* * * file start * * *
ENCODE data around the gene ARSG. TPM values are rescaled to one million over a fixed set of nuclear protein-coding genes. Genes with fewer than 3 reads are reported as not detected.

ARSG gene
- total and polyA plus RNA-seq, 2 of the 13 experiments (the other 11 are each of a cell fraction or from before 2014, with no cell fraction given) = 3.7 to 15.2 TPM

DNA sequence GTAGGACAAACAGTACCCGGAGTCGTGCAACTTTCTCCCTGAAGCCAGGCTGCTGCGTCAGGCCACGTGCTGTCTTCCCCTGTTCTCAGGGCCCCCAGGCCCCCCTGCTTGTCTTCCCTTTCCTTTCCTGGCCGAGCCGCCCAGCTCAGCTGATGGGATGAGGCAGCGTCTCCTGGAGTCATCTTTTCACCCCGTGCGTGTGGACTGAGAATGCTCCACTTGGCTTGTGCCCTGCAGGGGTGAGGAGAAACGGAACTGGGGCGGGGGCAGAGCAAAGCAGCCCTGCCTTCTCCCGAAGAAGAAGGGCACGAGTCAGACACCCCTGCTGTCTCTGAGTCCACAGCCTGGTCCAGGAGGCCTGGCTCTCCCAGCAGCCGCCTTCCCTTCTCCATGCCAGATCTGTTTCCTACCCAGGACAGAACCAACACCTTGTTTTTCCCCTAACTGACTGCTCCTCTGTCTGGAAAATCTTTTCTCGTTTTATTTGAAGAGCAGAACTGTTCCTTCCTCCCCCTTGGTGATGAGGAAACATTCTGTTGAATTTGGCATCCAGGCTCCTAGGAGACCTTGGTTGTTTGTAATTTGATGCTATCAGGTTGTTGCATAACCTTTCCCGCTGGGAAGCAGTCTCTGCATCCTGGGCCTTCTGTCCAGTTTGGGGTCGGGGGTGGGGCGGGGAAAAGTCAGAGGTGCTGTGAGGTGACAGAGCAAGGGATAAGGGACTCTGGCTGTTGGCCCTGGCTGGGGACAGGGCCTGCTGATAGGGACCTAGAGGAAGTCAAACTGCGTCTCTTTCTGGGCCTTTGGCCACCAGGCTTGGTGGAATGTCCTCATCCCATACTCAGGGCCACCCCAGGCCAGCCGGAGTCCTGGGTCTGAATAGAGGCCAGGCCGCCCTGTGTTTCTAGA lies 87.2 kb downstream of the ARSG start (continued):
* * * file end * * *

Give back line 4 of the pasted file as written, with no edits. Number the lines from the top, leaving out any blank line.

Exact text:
DNA sequence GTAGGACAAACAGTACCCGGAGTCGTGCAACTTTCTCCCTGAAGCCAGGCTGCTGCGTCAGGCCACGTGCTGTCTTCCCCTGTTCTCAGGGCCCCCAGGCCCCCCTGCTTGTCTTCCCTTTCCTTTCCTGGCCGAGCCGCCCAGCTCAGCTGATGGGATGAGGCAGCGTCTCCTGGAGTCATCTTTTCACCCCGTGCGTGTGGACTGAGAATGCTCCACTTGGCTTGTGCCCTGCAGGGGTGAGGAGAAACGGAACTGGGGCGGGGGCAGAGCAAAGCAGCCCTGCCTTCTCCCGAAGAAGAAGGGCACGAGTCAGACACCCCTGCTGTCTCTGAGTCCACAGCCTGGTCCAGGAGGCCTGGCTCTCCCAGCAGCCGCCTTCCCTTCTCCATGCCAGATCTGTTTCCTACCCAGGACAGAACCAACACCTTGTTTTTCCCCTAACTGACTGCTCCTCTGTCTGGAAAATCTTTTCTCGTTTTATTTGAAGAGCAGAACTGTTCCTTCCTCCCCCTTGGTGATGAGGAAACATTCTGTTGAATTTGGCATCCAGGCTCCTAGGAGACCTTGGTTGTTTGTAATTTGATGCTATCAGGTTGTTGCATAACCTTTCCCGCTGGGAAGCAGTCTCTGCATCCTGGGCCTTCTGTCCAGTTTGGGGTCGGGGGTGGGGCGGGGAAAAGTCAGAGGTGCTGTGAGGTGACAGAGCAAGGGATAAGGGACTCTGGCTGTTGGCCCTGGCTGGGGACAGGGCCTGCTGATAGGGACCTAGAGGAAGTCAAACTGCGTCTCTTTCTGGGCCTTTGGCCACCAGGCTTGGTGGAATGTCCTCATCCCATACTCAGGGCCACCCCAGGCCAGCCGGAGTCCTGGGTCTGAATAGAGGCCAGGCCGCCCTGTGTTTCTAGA lies 87.2 kb downstream of the ARSG start (continued):